Iranian who converted 40 years ago arrested in Shiraz

Iranian who converted 40 years ago arrested in Shiraz

An Iranian who converted to Christianity nearly 40 years ago was arrested in Shiraz on Friday morning by plainclothes officers claiming to be from the Ministry of Intelligence.

Esmaeil Maghrebinezhad, 64, has been regularly harassed by Iran’s security forces since his conversion in the early 1980s. Sources close to him told Article18 that around ten years after his conversion, an attempt was made on his life, which he only narrowly survived.

After his arrest on Friday, Esmaeil was taken by the officers to his home, where they conducted a search of the property and confiscated many of his personal belongings, including his laptop, mobile phone, Christian books and daily notebook. 

The officials said that they had a search warrant for his premises, but did not allow Esmaeil to see it.

After he had been taken away, family members attempted to contact the authorities to find out where he had been taken. They were told that Esmaeil was not being held in any of their detention centres, so they should register him as a missing person.

Esmaeil has since contacted his family, but only to report that he does not know where he is being held, nor on what charges.

His late wife, Mahvash, also converted to Christianity in 1999, but when she died, in 2013, Esmaeil was prevented from burying her in a Christian cemetery, despite a letter from the head of the Anglican Church in Iran, Bishop Azad Marshall, stating that Mahvash was a “committed member of the Anglican Church in Iran, who had been baptised and confirmed”.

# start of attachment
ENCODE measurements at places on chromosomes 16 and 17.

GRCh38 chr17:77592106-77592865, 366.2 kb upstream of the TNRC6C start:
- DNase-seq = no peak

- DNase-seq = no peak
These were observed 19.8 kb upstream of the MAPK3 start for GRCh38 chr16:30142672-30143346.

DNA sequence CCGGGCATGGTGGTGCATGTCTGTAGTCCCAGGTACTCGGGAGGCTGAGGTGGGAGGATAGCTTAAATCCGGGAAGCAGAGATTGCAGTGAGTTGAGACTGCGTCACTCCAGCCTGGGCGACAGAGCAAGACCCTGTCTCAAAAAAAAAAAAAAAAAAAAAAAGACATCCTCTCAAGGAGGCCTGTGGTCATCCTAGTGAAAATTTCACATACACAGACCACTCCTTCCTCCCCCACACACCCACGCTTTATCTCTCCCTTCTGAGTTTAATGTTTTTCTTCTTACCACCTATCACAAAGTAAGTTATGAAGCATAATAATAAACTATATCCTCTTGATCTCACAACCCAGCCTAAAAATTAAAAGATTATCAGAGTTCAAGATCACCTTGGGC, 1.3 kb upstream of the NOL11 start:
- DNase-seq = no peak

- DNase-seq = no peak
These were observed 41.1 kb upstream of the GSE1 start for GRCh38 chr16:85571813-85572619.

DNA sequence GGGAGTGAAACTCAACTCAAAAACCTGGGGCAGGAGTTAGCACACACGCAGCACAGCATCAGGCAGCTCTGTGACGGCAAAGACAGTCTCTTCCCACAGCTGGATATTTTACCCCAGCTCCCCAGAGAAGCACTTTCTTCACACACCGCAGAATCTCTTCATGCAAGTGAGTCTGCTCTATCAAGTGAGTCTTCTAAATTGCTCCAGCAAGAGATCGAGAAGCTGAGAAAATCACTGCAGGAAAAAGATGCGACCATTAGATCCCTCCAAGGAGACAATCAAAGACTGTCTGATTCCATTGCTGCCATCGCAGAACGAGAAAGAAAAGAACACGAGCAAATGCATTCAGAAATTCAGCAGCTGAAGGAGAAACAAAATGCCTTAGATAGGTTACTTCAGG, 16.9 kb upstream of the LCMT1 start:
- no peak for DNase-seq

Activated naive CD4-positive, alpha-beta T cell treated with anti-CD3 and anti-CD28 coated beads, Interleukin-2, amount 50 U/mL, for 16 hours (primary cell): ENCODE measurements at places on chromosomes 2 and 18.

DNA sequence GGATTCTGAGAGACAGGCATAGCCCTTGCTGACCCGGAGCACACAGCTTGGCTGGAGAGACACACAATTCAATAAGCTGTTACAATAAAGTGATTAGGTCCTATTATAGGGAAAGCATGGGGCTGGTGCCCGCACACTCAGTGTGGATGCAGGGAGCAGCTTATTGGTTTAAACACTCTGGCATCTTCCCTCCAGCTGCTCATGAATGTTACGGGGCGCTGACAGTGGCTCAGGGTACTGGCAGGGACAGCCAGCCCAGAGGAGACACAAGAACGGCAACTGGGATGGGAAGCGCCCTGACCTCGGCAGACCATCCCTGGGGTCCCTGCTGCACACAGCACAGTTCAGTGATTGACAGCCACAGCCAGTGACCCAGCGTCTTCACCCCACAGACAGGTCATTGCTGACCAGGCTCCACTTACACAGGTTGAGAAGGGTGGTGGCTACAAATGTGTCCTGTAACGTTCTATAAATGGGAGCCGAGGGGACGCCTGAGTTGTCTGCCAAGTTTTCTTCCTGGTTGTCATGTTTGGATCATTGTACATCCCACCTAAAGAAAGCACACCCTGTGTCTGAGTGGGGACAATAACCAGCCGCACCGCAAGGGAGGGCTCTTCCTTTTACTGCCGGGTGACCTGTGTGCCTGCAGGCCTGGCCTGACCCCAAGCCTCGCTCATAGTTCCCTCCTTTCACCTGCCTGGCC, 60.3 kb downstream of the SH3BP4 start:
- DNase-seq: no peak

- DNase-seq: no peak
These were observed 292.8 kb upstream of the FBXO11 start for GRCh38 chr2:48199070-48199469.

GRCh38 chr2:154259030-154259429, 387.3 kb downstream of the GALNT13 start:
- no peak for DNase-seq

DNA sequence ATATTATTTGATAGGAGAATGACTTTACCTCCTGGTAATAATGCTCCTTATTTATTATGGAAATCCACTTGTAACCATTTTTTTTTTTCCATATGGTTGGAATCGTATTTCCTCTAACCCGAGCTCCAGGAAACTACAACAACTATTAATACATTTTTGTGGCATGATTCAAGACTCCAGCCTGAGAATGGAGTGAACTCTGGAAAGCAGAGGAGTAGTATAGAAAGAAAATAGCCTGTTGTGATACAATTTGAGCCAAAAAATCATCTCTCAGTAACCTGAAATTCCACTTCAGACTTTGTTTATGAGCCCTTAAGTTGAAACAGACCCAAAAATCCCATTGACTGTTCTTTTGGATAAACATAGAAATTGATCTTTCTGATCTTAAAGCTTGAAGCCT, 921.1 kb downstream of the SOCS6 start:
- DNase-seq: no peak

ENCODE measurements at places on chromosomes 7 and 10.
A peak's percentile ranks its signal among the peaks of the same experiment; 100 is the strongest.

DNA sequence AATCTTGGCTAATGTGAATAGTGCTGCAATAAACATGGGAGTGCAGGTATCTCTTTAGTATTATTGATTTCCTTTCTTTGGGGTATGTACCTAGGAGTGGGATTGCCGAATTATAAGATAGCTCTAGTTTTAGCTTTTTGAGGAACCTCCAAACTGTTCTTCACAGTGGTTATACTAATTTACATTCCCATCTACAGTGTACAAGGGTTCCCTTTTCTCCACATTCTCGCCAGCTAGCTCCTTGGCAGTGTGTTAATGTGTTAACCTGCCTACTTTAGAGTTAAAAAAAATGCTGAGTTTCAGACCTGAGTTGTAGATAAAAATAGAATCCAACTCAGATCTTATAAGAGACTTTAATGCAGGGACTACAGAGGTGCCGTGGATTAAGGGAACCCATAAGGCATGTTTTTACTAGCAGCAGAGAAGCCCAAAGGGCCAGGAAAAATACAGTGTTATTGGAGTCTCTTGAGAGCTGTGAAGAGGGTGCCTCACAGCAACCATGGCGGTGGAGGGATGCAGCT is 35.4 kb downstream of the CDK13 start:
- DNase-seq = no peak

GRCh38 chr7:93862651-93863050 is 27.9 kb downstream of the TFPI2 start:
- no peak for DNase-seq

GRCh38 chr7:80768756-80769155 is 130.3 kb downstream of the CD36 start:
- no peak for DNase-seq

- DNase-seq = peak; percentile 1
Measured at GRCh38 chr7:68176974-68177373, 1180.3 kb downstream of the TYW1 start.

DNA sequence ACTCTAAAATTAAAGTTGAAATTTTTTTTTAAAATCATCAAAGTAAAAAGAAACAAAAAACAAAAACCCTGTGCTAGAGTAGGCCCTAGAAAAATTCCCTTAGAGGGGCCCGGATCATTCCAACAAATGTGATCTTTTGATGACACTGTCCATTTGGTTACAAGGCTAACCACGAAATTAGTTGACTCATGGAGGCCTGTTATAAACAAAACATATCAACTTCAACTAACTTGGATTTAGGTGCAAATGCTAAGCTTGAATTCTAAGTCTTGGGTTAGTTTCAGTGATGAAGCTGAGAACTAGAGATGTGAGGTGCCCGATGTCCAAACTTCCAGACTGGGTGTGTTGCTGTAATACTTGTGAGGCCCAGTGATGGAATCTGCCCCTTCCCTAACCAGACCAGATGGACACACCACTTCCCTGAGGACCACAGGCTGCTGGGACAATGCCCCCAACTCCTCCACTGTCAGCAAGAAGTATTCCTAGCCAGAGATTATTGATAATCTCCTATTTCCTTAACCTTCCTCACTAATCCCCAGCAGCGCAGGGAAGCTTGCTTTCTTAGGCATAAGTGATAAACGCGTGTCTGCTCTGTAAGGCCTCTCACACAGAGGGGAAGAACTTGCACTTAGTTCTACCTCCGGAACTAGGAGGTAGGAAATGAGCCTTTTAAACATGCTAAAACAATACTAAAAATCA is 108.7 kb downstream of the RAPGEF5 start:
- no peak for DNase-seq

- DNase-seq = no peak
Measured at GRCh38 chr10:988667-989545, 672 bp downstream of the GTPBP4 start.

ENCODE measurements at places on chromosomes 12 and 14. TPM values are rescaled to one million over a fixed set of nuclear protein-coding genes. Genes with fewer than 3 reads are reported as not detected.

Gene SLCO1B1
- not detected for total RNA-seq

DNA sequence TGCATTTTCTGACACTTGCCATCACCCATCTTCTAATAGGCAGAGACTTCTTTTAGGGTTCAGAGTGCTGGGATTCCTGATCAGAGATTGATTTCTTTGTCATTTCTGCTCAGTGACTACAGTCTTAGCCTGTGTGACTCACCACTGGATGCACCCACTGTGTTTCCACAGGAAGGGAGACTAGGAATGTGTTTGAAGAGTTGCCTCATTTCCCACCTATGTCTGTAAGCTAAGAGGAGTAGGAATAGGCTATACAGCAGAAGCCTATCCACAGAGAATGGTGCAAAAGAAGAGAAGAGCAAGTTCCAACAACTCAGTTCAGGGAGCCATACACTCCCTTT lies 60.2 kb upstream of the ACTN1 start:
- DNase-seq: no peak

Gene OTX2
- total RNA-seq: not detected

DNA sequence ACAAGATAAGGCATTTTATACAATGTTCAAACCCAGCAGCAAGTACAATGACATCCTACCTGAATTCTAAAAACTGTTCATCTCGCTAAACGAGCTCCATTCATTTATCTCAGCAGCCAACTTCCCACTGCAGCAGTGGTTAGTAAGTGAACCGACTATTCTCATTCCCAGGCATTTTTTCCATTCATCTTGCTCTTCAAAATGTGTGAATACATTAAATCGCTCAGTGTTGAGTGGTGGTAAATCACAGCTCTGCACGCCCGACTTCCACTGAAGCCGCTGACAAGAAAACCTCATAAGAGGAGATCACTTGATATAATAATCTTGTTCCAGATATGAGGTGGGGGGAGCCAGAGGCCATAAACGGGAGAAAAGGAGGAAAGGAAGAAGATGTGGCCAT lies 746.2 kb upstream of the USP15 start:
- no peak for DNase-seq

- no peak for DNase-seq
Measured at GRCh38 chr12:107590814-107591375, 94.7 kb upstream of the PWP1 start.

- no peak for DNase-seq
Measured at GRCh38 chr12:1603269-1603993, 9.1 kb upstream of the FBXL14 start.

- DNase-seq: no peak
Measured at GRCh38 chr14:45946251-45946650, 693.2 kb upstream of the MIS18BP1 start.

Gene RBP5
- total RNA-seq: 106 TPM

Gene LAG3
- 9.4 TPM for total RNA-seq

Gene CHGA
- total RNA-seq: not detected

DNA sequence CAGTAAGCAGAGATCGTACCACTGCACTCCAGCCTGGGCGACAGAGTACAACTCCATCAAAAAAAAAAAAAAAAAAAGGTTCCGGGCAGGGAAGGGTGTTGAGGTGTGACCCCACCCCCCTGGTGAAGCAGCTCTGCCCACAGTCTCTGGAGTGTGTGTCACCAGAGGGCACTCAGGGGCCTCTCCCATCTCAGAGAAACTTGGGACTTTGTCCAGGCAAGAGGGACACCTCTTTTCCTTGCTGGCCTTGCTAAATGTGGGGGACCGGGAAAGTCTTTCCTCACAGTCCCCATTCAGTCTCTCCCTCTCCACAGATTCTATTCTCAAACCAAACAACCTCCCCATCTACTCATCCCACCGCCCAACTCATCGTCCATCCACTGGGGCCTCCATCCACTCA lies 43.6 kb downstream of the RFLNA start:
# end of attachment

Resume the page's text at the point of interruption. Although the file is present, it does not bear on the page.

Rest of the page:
Instead, her body was taken to a Muslim cemetery, where she was buried following a Muslim ceremony in the presence of security guards, with only five family members allowed to attend.

Mahvash had also been interrogated on numerous occasions during the first years after her husband’s conversion. She was also fired from her job.

Earlier this month, Article18 published its inaugural annual report, noting the “unprecedented” wave of arrests of Christians that took place at the end of 2018 – a pattern that appears to be continuing into 2019. In one week alone, 114 Christians were arrested in raids on “house churches” in ten different cities.

Quoting the contents of this article in part is permitted. However, no part of it may be used for any fundraising appeal, or for any publication where donations are requested.